Fifty years of data show spring and fall bird migrations changing

Small blue and white bird, with a black throat.
This is a black-throated blue warbler, a common songbird that migrates from Canada and the eastern U.S. to Central America – and back – every year. Banded birds of this species are helping scientists understand how bird migratory patterns are changing. Image © Daniel Jauvin/ Macaulay Library.

A growing body of research shows that birds’ spring migration has been getting earlier and earlier in recent decades. New research from The Auk: Ornithological Advances on black-throated blue warblers, a common songbird that migrates from Canada and the eastern U.S. to Central America and back every year, uses 50 years of bird-banding data to add another piece to the puzzle, showing that little-studied fall migration patterns have been shifting over time as well.

Loyola Marymount University’s Kristen Covino and her colleagues used data, housed at the USGS Bird Banding Laboratory, about migrating black-throated blue warblers between 1965 and 2015. Across the United States, researchers working with this program safely capture migrating birds, collect data on them, and fit them with metal leg bands with unique codes that allow them to be identified if they’re captured again. Analyzing almost 150,000 individual records, Covino and her colleagues found that the timing of the birds’ spring migration has advanced over the last 50 years, with early migrants passing through banding sites approximately one day earlier each decade. Crucially, their data also covered fall migration, which has been less well-studied, and found that while the timing of the peak of fall migration hasn’t changed, fall migration takes longer today than it did 50 years ago.

The North American Bird Banding Program is one of the largest historical datasets on migratory birds, including records for over 38 million songbirds banded since 1960.

In a statement, Covino said:

My coauthor Sara Morris and I were already working together on another paper on Blackpoll Warblers using data we’d requested from banding stations across North America. We wanted to take a similar large-scale approach for this study, but we wanted to demonstrate that we could do this approach with data that is completely available from the Bird Banding Lab. We selected Black-throated Blue Warblers because it’s relatively straightforward to determine their age and sex, which means that the data this species generates are both accurate and powerful.

Closeup of a black-throated blue warbler held in the hand of a bird bander.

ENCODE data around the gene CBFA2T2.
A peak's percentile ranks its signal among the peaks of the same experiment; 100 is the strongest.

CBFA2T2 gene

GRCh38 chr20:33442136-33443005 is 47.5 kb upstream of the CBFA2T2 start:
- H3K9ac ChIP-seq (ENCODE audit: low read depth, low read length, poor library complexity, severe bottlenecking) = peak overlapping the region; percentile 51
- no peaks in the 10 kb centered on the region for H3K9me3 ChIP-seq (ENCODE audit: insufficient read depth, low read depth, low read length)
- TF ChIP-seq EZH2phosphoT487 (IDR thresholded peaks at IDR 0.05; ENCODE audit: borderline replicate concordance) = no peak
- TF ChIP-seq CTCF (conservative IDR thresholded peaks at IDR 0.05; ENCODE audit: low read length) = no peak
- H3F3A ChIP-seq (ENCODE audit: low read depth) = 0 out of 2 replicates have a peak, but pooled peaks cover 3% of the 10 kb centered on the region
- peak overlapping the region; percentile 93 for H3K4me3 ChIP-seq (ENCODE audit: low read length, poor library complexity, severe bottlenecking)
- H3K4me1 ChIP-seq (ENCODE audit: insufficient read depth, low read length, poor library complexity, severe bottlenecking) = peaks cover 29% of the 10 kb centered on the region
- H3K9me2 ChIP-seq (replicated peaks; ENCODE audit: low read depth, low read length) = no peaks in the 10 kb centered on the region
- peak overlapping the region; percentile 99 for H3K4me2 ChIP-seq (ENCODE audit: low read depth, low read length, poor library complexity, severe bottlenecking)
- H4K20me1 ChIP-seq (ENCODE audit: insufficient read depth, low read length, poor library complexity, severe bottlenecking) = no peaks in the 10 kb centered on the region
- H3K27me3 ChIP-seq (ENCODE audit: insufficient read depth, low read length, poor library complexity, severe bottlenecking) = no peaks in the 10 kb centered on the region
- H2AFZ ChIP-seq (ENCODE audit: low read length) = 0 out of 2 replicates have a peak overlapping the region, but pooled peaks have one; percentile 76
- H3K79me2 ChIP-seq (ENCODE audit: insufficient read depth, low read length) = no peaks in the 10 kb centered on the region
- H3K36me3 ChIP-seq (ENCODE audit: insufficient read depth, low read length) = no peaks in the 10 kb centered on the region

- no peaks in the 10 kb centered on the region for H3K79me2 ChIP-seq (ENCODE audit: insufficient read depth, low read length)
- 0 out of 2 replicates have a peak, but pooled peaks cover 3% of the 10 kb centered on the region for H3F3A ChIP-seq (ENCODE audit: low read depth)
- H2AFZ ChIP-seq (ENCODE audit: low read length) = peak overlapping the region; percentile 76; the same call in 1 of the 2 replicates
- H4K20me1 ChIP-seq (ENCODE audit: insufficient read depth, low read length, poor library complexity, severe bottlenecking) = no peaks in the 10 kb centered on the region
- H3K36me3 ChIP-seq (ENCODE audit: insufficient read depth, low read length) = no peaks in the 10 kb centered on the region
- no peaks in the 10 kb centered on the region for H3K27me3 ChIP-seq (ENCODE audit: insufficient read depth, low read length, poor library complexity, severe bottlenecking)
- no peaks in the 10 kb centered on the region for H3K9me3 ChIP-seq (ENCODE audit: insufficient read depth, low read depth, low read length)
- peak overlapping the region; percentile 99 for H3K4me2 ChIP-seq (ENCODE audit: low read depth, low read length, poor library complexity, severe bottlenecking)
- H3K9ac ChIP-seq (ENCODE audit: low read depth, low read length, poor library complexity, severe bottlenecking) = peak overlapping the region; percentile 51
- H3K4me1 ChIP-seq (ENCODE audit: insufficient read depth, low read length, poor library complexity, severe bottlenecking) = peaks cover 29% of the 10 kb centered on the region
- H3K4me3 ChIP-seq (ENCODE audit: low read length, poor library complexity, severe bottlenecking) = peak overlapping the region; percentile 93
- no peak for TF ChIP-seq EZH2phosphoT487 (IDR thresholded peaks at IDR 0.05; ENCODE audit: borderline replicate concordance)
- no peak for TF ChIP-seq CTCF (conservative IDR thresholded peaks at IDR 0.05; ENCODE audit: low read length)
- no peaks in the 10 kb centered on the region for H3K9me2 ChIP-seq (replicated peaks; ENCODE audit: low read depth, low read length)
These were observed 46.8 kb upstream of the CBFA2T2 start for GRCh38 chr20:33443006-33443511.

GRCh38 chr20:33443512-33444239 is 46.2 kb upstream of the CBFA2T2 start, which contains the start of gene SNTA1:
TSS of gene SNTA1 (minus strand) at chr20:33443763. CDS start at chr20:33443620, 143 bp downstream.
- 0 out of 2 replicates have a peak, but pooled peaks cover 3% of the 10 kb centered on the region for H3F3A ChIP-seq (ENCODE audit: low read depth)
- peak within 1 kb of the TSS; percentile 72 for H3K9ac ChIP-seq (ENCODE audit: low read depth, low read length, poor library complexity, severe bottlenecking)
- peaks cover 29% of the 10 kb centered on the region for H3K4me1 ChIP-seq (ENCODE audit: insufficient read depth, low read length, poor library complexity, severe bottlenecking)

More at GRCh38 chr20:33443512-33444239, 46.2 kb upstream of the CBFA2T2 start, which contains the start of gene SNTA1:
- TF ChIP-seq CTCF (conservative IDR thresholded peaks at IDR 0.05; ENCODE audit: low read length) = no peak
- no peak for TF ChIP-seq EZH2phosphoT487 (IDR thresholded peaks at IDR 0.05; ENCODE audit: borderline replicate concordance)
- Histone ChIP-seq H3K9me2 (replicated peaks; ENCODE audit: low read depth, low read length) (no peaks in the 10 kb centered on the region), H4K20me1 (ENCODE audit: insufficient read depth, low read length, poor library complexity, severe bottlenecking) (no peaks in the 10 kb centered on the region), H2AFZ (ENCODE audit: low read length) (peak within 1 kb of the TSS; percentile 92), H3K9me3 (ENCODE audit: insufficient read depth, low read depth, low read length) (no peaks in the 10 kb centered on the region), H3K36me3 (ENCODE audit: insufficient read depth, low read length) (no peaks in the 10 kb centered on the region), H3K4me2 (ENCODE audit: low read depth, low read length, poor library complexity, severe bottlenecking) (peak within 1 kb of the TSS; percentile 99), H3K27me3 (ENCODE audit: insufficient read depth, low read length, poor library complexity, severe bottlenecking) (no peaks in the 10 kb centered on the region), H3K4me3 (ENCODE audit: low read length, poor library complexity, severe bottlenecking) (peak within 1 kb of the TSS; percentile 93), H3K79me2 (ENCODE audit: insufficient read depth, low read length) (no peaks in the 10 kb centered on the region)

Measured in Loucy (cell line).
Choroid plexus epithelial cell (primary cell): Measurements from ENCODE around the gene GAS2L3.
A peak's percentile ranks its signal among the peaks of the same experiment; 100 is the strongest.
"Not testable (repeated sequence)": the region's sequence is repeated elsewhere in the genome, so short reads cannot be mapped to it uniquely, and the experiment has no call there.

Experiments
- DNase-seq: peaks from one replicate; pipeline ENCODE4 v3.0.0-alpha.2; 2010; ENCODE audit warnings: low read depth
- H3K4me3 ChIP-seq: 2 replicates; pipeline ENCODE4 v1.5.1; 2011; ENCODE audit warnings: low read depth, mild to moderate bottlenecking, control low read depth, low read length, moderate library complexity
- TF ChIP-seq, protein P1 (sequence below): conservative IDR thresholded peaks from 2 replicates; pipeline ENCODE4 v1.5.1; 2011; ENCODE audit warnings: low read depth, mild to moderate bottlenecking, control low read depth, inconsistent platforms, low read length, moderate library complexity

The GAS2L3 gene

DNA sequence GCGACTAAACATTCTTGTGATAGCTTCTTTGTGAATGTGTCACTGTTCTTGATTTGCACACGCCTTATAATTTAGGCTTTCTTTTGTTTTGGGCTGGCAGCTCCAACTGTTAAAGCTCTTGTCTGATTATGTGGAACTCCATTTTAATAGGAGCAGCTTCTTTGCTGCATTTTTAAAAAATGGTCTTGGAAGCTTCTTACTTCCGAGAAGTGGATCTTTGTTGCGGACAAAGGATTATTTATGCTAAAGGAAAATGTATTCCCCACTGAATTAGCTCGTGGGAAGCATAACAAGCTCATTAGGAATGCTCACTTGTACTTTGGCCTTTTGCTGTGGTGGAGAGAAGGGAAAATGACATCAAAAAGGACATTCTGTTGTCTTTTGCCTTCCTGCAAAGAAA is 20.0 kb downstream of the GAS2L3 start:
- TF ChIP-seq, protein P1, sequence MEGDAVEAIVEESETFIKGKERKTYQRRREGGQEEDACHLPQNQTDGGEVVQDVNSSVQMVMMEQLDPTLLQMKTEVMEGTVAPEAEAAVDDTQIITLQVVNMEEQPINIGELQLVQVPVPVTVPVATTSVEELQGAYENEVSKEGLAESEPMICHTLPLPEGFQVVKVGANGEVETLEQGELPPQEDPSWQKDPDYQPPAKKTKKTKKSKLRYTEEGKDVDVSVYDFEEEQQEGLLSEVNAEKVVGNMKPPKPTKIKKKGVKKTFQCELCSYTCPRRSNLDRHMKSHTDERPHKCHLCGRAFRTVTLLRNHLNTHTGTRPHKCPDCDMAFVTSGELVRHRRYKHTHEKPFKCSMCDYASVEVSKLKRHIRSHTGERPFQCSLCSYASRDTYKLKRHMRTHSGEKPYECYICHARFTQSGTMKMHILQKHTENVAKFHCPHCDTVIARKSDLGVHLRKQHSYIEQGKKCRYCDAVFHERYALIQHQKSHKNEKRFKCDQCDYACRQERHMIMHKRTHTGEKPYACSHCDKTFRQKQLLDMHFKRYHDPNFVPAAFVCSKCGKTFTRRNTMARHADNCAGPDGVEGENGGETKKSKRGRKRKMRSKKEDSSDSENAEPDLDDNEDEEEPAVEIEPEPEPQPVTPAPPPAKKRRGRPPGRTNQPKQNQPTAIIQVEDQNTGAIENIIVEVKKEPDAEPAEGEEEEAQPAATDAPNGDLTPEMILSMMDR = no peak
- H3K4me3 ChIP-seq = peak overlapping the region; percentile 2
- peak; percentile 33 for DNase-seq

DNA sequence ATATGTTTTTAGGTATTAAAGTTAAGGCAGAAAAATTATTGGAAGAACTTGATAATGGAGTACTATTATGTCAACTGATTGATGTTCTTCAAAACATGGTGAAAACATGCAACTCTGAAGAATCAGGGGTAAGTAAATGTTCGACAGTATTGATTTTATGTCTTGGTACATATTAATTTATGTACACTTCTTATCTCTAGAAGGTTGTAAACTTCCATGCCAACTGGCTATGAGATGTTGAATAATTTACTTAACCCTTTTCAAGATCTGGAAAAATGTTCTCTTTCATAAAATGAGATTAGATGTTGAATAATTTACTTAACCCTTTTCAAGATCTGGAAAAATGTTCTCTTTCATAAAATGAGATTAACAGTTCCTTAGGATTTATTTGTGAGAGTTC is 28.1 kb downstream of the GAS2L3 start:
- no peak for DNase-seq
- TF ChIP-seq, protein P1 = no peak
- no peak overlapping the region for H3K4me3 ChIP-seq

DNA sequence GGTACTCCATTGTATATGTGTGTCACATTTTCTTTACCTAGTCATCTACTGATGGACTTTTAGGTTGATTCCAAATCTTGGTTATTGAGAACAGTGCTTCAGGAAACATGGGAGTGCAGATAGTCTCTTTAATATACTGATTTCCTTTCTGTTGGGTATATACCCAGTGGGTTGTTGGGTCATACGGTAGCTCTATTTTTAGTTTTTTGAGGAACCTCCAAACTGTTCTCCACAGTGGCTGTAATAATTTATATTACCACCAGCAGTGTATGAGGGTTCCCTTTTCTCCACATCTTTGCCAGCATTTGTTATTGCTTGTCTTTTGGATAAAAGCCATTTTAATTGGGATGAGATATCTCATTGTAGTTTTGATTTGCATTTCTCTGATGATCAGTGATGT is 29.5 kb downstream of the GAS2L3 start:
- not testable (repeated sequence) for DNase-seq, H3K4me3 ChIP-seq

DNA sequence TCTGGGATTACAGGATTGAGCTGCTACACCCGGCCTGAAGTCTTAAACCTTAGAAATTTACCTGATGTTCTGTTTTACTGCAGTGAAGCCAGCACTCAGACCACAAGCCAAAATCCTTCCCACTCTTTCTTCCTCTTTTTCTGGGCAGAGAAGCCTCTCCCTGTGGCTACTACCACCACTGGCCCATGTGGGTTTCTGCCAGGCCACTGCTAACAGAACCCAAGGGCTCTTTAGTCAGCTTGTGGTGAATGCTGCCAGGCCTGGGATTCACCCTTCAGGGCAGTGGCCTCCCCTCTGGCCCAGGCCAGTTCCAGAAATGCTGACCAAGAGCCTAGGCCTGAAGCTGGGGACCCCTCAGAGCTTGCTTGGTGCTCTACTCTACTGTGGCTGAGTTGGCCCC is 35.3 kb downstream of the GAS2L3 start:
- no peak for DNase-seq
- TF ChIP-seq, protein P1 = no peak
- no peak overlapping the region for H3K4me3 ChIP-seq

A banded black-throated blue warbler, shortly before release, at Foreman’s Branch Bird Observatory, Washington College in Chestertown, Maryland. You can see a metal band on the bird’s foot. The band is inscribed with a unique ID so the bird can be identified if caught again. Image via Maren Gimpel.

Although the researchers emphasize that their findings can’t be explicitly linked to climate change without incorporating climate or environmental data, they believe similar methods could be useful for tracking the effects of climate change on birds. Covino added:

The protraction of fall migration means that the season is getting longer overall, but it could also mean that the breeding season may be shifting, ending earlier for some individuals but later for others. To determine what this means in the context of breeding season shifts in timing, additional studies that incorporate both arrival on the breeding grounds and, importantly, departure from them are needed. More studies of these patterns of fall migration timing and, even more so, both spring and fall migration timing across years are needed to gain the complete picture of how species are changing migration timing.

A small bird with a brown back and tan underside perched on a twig.
A female black-throated blue warbler at its wintering grounds in Cuba. Image via Mark Peck/ Flickr.
Small blue bird with white on its breast and a black stripe around its neck.
Bird banding data let researchers track migration timings for black-throated blue warblers. The data showed the birds have shifted the timing of their spring migrations, earlier each decade, over the past 50 years. Image via Kyle Horton/ AOS.

Bottom line: Scientists studying the migratory timing of the black-throated blue warbler, a bird species that breeds in North America, have found that these birds have been arriving progressively later to nesting grounds over the past five decades.

Source: Seasonally specific changes in migration phenology across 50 years in the Black-throated Blue Warbler

Via American Ornithological Society

February 25, 2020

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